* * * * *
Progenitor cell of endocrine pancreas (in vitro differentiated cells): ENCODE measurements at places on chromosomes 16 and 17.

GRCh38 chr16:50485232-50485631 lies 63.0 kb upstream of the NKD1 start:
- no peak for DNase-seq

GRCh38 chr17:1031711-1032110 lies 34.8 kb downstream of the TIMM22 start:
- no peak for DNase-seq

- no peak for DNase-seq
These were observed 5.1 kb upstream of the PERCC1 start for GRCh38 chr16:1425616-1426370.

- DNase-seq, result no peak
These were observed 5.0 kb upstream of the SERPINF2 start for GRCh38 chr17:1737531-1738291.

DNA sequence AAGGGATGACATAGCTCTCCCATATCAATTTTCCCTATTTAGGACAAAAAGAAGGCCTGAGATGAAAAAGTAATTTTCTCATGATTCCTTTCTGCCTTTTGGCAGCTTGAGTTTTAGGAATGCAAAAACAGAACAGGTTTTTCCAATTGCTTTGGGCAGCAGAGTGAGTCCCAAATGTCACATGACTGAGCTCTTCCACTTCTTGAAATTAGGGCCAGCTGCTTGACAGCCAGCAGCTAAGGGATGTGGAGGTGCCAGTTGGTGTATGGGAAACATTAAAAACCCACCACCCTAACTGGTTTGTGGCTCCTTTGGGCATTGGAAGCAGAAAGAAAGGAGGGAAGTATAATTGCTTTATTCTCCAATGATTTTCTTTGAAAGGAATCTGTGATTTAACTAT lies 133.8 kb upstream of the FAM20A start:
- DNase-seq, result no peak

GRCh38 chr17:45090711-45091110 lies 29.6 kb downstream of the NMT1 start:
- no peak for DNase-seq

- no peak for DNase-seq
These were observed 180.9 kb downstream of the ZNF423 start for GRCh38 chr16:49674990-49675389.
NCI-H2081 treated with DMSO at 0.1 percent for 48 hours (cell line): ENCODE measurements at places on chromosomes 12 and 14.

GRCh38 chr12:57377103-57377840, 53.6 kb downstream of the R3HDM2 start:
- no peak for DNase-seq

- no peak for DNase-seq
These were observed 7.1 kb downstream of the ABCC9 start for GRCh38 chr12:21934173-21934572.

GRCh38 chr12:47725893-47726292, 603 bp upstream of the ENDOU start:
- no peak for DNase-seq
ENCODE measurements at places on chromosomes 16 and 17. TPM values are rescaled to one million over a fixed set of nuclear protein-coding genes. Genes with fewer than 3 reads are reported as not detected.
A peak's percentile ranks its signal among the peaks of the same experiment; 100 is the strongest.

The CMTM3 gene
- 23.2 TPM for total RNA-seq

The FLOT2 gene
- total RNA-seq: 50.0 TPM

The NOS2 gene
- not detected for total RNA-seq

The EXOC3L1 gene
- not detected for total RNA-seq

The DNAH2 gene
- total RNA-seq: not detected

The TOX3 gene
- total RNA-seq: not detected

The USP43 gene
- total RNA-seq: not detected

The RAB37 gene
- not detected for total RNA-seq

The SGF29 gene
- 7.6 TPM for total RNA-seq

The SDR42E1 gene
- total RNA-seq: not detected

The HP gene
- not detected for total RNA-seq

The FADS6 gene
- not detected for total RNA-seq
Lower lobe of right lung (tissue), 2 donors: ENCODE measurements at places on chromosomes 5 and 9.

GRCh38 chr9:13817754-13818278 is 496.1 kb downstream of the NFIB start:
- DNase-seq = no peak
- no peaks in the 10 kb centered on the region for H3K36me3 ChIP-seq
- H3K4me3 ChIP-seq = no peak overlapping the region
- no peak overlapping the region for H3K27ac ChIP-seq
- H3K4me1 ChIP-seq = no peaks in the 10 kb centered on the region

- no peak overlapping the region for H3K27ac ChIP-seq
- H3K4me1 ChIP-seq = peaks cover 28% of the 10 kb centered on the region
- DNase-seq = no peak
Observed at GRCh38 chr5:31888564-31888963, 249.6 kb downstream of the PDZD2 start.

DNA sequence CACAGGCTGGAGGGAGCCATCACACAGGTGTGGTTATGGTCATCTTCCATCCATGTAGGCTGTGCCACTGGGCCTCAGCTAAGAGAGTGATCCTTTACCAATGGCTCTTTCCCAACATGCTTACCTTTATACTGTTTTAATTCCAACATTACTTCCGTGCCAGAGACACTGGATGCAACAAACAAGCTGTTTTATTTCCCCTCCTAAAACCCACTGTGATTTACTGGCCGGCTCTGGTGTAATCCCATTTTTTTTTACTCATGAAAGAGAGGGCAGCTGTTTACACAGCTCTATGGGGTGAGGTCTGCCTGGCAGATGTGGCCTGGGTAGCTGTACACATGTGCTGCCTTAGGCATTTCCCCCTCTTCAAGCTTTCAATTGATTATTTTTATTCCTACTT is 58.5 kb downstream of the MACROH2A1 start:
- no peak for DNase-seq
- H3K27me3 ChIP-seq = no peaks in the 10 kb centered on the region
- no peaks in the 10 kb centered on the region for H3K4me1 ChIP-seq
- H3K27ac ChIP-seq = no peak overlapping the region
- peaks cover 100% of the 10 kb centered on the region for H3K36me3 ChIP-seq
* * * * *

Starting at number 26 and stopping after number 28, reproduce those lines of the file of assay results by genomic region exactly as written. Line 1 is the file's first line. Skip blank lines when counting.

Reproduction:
- 23.2 TPM for total RNA-seq

The FLOT2 gene
- total RNA-seq: 50.0 TPM